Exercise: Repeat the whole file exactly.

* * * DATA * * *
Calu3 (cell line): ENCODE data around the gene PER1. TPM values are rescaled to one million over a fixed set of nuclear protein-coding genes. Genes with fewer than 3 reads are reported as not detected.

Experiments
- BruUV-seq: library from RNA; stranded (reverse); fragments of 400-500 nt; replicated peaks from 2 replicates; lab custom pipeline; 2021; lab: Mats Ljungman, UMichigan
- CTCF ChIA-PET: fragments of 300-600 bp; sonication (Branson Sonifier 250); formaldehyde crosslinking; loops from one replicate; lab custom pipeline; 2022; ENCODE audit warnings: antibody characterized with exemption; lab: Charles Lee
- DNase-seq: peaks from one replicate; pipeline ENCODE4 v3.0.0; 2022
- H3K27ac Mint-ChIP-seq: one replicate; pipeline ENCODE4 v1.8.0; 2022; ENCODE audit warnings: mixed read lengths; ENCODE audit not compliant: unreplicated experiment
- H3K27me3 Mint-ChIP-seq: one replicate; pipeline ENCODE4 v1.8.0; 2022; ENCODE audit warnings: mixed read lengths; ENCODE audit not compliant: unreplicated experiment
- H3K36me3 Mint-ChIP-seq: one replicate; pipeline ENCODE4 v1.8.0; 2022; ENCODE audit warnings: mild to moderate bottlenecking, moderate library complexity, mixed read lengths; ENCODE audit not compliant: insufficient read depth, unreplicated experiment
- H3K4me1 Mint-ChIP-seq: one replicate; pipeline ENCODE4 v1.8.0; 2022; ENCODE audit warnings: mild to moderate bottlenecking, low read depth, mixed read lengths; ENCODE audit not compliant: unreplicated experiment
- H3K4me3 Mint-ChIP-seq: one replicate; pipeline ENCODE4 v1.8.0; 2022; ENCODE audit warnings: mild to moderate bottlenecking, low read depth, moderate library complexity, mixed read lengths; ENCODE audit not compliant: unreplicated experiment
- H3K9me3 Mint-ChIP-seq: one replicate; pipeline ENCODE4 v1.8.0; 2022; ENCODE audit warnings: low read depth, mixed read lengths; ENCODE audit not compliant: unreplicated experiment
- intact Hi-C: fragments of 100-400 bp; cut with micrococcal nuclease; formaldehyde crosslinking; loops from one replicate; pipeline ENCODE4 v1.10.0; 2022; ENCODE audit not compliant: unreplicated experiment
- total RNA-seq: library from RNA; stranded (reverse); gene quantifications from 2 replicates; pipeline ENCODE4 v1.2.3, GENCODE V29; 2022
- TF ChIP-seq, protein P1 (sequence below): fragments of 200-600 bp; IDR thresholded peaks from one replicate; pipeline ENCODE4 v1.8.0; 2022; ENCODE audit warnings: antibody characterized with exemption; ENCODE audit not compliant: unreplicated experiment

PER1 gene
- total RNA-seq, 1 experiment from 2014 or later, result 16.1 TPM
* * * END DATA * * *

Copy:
Calu3 (cell line): ENCODE data around the gene PER1. TPM values are rescaled to one million over a fixed set of nuclear protein-coding genes. Genes with fewer than 3 reads are reported as not detected.

Experiments
- BruUV-seq: library from RNA; stranded (reverse); fragments of 400-500 nt; replicated peaks from 2 replicates; lab custom pipeline; 2021; lab: Mats Ljungman, UMichigan
- CTCF ChIA-PET: fragments of 300-600 bp; sonication (Branson Sonifier 250); formaldehyde crosslinking; loops from one replicate; lab custom pipeline; 2022; ENCODE audit warnings: antibody characterized with exemption; lab: Charles Lee
- DNase-seq: peaks from one replicate; pipeline ENCODE4 v3.0.0; 2022
- H3K27ac Mint-ChIP-seq: one replicate; pipeline ENCODE4 v1.8.0; 2022; ENCODE audit warnings: mixed read lengths; ENCODE audit not compliant: unreplicated experiment
- H3K27me3 Mint-ChIP-seq: one replicate; pipeline ENCODE4 v1.8.0; 2022; ENCODE audit warnings: mixed read lengths; ENCODE audit not compliant: unreplicated experiment
- H3K36me3 Mint-ChIP-seq: one replicate; pipeline ENCODE4 v1.8.0; 2022; ENCODE audit warnings: mild to moderate bottlenecking, moderate library complexity, mixed read lengths; ENCODE audit not compliant: insufficient read depth, unreplicated experiment
- H3K4me1 Mint-ChIP-seq: one replicate; pipeline ENCODE4 v1.8.0; 2022; ENCODE audit warnings: mild to moderate bottlenecking, low read depth, mixed read lengths; ENCODE audit not compliant: unreplicated experiment
- H3K4me3 Mint-ChIP-seq: one replicate; pipeline ENCODE4 v1.8.0; 2022; ENCODE audit warnings: mild to moderate bottlenecking, low read depth, moderate library complexity, mixed read lengths; ENCODE audit not compliant: unreplicated experiment
- H3K9me3 Mint-ChIP-seq: one replicate; pipeline ENCODE4 v1.8.0; 2022; ENCODE audit warnings: low read depth, mixed read lengths; ENCODE audit not compliant: unreplicated experiment
- intact Hi-C: fragments of 100-400 bp; cut with micrococcal nuclease; formaldehyde crosslinking; loops from one replicate; pipeline ENCODE4 v1.10.0; 2022; ENCODE audit not compliant: unreplicated experiment
- total RNA-seq: library from RNA; stranded (reverse); gene quantifications from 2 replicates; pipeline ENCODE4 v1.2.3, GENCODE V29; 2022
- TF ChIP-seq, protein P1 (sequence below): fragments of 200-600 bp; IDR thresholded peaks from one replicate; pipeline ENCODE4 v1.8.0; 2022; ENCODE audit warnings: antibody characterized with exemption; ENCODE audit not compliant: unreplicated experiment

PER1 gene
- total RNA-seq, 1 experiment from 2014 or later, result 16.1 TPM